Accent Records, Benjamin Alard, cantata, French, Gluck, Gustav Leonhardt, Handel, harpsichord, Haydn, La Petite Bande, Le Bourgeois Gentilhomme, Louis XIV, Lully, Mozart, organ, Sigiswald Kuijken, St. John Passion
For some time it has been speculated that Sigiswald Kuijken, founder and leader of the Belgian period instrument orchestra La Petite Bande, might decide to dissolve the ensemble and retire, but instead, at the request of the other musicians, Kuijken has opted for only a gradual reduction in involvement and has asked harpsichordist and organist Benjamin Alard to help him organize the upcoming season. As a result, La Petite Bande is scheduled to accompany Alard in the organ concertos by George Frideric Handel in April 2013.
The orchestra takes its name from the orchestra at the court of Louis XIV and was originally assembled for a recording of Jean-Baptiste Lully‘s Le Bourgeois Gentilhomme, under the direction of Gustav Leonhardt. The success of that recording caused the ensemble to begin presenting regular concerts, even though it was not originally intended that La Petite Bande would become a permanent orchestra.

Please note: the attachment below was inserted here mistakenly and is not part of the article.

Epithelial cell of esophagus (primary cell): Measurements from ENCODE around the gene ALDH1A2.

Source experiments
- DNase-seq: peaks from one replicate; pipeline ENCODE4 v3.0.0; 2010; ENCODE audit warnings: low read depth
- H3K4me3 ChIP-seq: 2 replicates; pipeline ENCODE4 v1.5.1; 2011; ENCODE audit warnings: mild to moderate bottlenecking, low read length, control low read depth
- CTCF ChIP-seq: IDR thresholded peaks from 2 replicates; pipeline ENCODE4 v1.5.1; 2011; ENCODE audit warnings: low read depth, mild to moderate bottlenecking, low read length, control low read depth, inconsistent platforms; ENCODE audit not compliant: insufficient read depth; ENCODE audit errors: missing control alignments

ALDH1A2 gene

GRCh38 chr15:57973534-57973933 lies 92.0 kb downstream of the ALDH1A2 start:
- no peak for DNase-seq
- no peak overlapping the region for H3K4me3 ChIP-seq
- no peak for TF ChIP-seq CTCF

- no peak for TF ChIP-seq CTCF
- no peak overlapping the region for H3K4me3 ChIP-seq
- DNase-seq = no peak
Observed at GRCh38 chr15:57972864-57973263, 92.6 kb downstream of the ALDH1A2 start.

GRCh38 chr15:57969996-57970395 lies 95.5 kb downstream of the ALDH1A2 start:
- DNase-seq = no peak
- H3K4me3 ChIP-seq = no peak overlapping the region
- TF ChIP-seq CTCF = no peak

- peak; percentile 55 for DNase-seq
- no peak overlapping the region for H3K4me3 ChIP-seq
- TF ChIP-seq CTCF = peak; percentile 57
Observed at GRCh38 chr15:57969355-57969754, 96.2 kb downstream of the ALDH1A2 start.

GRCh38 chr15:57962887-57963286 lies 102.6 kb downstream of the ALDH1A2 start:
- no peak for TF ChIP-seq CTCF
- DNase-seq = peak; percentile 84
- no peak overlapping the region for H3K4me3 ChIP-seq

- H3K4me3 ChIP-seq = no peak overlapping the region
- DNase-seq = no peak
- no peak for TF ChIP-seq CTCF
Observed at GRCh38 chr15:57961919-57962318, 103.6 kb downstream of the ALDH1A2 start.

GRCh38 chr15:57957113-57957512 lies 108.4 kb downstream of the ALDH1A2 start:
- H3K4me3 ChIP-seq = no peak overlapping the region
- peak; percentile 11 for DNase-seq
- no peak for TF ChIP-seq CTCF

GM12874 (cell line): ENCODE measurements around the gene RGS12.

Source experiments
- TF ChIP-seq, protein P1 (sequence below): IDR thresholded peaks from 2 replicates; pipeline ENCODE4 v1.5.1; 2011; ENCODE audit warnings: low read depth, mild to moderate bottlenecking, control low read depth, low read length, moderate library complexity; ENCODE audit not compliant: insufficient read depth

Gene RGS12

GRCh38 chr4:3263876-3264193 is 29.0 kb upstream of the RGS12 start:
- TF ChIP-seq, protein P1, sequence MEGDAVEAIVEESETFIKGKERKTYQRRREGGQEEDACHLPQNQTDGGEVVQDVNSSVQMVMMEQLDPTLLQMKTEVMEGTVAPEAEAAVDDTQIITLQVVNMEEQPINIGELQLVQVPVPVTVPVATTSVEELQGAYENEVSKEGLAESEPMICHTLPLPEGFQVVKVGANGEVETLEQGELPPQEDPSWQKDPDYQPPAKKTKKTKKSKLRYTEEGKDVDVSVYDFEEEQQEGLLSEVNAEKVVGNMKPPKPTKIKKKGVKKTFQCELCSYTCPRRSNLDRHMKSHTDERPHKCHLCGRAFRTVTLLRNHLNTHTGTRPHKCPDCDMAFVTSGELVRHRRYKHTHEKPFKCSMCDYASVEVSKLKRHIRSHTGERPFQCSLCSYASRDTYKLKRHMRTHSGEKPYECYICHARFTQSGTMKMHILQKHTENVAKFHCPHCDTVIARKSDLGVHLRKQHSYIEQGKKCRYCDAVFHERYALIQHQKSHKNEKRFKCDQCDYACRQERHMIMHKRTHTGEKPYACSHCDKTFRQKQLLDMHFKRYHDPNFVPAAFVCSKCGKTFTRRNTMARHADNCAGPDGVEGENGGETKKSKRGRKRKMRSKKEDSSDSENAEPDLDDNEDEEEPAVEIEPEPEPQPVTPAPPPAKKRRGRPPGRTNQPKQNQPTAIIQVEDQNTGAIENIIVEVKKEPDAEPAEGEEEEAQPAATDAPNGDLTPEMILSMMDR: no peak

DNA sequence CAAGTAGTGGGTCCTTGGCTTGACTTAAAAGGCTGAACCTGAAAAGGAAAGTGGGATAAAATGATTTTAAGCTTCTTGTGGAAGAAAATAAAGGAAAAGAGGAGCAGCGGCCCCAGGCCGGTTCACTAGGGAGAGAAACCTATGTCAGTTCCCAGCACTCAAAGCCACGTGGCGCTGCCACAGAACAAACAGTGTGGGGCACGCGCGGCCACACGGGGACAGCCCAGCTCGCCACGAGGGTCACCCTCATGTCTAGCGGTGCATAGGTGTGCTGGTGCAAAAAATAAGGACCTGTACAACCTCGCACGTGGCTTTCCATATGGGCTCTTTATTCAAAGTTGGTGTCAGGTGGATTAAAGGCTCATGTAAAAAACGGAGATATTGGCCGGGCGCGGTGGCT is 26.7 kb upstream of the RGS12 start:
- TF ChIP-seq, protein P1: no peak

Initially concentrating on French music, the orchestra’s repertoire has greatly expanded over the years to include music by the Italian masters of the Baroque as well as Bach, Handel, Gluck, and even Haydn and Mozart. Today, just as when first established in 1972, all members of La Petite Bande are internationally renowned specialists in the field of early music.
La Petite Bande will complete its series of “Bach Cantatas for the Liturgical Year” for Accent Records by the end of 2012. For these recordings, Sigiswald Kuijken has chosen to employ a vocal quartet, rather than a larger chorus, together with a minimal instrumental scoring, in order to better reveal the fine musical texture of the cantatas. With respect to its recent performances and recording of the St. John Passion (BWV 245), one journalist noted that “all of the details of interpretation resulted in a sound of such great unity that one is led to believe that there might well be no other option.”
In spite of its very successful program of concerts and recordings, however, La Petite Bande cannot survive without significant government support, and the recent negative assessment of their application for an additional four years of underwriting puts the future of La Petite Bande in doubt. An online petition, urgently requesting that the international community of early music supporters informs the Flemish Government of its appreciation of the unique artistic message of La Petite Bande, is available here.